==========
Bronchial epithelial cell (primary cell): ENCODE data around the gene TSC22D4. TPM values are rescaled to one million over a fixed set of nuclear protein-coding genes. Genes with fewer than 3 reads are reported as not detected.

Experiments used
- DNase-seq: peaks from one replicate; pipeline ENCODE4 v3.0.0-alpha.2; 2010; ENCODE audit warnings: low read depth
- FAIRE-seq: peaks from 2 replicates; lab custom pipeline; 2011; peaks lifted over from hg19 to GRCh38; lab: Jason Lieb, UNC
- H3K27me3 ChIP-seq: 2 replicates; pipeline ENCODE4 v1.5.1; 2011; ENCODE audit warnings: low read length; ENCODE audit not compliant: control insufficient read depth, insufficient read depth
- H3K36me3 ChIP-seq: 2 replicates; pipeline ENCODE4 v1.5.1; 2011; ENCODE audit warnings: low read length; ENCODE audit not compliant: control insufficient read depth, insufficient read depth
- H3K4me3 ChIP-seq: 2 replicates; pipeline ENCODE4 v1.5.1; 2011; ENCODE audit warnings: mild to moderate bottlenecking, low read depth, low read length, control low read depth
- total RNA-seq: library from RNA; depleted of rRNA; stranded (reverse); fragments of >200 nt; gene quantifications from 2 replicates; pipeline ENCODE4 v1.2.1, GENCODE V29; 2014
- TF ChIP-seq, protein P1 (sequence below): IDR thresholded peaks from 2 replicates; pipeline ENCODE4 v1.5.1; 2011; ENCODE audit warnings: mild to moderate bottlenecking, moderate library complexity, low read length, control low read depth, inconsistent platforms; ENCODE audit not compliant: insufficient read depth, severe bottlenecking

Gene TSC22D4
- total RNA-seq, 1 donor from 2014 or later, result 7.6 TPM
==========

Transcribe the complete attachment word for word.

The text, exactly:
Bronchial epithelial cell (primary cell): ENCODE data around the gene TSC22D4. TPM values are rescaled to one million over a fixed set of nuclear protein-coding genes. Genes with fewer than 3 reads are reported as not detected.

Experiments used
- DNase-seq: peaks from one replicate; pipeline ENCODE4 v3.0.0-alpha.2; 2010; ENCODE audit warnings: low read depth
- FAIRE-seq: peaks from 2 replicates; lab custom pipeline; 2011; peaks lifted over from hg19 to GRCh38; lab: Jason Lieb, UNC
- H3K27me3 ChIP-seq: 2 replicates; pipeline ENCODE4 v1.5.1; 2011; ENCODE audit warnings: low read length; ENCODE audit not compliant: control insufficient read depth, insufficient read depth
- H3K36me3 ChIP-seq: 2 replicates; pipeline ENCODE4 v1.5.1; 2011; ENCODE audit warnings: low read length; ENCODE audit not compliant: control insufficient read depth, insufficient read depth
- H3K4me3 ChIP-seq: 2 replicates; pipeline ENCODE4 v1.5.1; 2011; ENCODE audit warnings: mild to moderate bottlenecking, low read depth, low read length, control low read depth
- total RNA-seq: library from RNA; depleted of rRNA; stranded (reverse); fragments of >200 nt; gene quantifications from 2 replicates; pipeline ENCODE4 v1.2.1, GENCODE V29; 2014
- TF ChIP-seq, protein P1 (sequence below): IDR thresholded peaks from 2 replicates; pipeline ENCODE4 v1.5.1; 2011; ENCODE audit warnings: mild to moderate bottlenecking, moderate library complexity, low read length, control low read depth, inconsistent platforms; ENCODE audit not compliant: insufficient read depth, severe bottlenecking

Gene TSC22D4
- total RNA-seq, 1 donor from 2014 or later, result 7.6 TPM